IN NOVEMBER, nearly two-thirds of Florida voters backed a state constitutional amendment that would restore voting rights to roughly 1.4 million former felons — a measure that undid a feature of state law, enacted after the Civil War by racist white lawmakers, designed to disenfranchise African Americans. Now some Florida Republicans who opposed the ballot measure, written unambiguously to be self-executing, insist “clarifying” legislation is needed. That sounds like mischief intended to thwart the voters’ will and maintain a system under which at least 1 in 5 black Floridians faced a lifetime ban on voting.

Barring ex-convicts from the polls, even after they have served their sentences in full, was once a distinctly American phenomenon, meant to impede blacks from wielding electoral power; no other Western democracy has erected similar barriers. In few places was it as virulent or impactful as in Florida, where draconian laws for minor crimes, selectively enforced, ensnared African Americans and ensured they would never be able to cast a ballot. In 1940, just 3 percent of adult black Floridians were registered to vote. Today, a disproportionate share of disenfranchised former felons are African Americans.

Former Republican Gov. Charlie Crist, who later switched parties, modified the voting ban so that many offenders’ petitions for rights restoration would be submitted automatically. His GOP successor, Rick Scott, now a senator, scrapped those reforms. In their place, he established an arbitrary, slow and cumbersome system under which the franchise was restored annually to just a few hundred whites and very few blacks — and only those who appeared in person to beg before a panel led by Mr. Scott. More than 10,000 applicants languished on a waiting list; a quarter of the nation’s approximately 6 million disenfranchised ex-convicts are in Florida.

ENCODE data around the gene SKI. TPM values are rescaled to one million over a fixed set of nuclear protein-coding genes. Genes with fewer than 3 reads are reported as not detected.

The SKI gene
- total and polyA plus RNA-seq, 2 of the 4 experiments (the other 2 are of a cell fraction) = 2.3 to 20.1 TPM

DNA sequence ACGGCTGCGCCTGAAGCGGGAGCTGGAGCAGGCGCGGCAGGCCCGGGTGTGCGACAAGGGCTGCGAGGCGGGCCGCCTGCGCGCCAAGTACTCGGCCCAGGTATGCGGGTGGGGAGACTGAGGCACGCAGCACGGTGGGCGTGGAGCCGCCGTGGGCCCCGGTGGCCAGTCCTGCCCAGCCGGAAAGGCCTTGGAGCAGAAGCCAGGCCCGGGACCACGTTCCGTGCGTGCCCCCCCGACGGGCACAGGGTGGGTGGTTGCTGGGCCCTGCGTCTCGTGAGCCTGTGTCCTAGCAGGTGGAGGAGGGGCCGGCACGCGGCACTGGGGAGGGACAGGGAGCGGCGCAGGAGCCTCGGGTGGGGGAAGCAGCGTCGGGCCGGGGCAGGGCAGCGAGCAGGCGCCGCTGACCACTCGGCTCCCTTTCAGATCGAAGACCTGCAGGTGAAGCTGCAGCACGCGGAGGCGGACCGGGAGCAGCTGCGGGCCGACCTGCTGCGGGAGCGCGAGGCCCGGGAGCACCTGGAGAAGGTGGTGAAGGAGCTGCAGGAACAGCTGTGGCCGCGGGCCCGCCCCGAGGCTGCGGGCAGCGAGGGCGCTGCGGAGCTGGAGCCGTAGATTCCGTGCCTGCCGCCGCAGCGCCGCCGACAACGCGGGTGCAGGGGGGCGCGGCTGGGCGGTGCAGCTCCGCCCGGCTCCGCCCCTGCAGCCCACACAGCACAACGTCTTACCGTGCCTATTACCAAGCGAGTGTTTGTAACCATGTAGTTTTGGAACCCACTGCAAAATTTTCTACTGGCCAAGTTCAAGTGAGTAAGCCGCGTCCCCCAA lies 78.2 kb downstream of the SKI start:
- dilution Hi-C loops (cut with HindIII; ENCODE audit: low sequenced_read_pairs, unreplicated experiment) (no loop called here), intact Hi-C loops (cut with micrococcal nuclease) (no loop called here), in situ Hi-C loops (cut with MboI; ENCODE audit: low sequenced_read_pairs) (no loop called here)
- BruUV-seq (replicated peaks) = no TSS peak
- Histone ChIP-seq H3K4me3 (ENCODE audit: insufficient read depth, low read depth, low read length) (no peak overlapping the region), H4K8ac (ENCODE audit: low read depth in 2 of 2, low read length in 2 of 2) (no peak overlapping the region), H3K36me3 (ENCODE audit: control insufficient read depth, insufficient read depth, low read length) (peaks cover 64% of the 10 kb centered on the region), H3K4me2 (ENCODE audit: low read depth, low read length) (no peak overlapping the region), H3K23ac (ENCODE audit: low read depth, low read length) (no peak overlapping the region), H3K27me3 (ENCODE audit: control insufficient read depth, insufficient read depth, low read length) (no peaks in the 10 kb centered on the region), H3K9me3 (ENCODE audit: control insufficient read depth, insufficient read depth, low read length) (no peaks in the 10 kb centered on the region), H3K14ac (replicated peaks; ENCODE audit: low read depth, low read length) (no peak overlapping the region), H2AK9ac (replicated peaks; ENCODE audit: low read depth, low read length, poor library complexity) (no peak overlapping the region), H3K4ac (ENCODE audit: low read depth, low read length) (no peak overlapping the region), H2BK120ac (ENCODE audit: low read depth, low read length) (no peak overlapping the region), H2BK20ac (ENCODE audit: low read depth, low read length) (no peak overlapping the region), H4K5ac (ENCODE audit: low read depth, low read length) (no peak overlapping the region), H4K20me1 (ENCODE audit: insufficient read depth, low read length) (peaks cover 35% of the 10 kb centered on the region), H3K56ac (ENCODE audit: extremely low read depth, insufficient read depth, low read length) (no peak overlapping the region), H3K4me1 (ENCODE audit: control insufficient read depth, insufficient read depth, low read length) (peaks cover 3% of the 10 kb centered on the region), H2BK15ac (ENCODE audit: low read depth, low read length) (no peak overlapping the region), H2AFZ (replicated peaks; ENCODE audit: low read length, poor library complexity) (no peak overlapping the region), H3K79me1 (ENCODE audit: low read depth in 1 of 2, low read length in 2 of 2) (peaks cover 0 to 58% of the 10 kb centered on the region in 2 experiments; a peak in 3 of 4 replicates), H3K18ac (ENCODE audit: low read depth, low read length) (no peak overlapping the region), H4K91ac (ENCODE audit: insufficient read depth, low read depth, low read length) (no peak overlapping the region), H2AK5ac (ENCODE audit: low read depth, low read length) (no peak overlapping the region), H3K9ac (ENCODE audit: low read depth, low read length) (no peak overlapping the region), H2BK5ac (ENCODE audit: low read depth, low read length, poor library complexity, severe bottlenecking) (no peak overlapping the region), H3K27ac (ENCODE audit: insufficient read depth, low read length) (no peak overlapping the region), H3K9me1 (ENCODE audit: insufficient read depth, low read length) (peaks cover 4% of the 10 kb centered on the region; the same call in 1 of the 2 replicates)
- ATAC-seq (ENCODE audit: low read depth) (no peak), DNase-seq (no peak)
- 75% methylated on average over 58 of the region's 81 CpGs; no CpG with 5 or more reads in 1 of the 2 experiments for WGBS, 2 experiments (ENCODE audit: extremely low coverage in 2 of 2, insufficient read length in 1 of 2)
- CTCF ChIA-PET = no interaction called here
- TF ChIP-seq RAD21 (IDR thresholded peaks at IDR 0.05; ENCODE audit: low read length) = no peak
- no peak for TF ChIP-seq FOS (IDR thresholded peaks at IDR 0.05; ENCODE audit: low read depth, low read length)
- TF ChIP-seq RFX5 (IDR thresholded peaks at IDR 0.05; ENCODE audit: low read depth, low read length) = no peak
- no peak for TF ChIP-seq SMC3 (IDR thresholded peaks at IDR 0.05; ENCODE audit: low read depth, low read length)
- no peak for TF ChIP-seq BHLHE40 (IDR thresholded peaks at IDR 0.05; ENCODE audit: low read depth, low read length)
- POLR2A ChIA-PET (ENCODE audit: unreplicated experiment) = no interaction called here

A federal judge condemned the system as a sham. Against that backdrop of injustice, advocates managed to put Amendment 4 on last fall’s ballot, making ex-offenders (except murderers and sex offenders) automatically eligible to vote upon completion of their sentences, including parole and probation. They argued that a debt paid is a debt paid. On Election Day, about 65 percent of Floridians agreed. State elections officials began registering former felons last Tuesday.

The hemming and hawing from some of the measure’s GOP opponents commenced thereafter. They suggested the ballot language was unclear; it wasn’t. “There’s going to be a need of guidance for that,” said newly elected Republican Gov. Ron DeSantis. (We asked his office to clarify but received no response.)

As a result of the Florida vote, only Kentucky, Iowa and Virginia retain rules that automatically impose a lifetime ban on voting by ex-convicts, barring executive action — and in Virginia, now-former governor Terry McAuliffe (D) restored voting rights to more than 170,000 people. But in Tallahassee, politicians may try to cling to remnants of the past when Florida’s legislature convenes in March.

Voting rights advocates are alert for land mines that may be laid by Mr. DeSantis or other Republicans, who, in a state with a notorious history of electoral squeakers, may fear the consequences should even a small fraction of those 1.4 million eligible former felons exercise their franchise.

Many former felons, having never voted, were thrilled to register. Their enthusiasm for democracy exceeds that of some GOP elected officials, in Florida and elsewhere.

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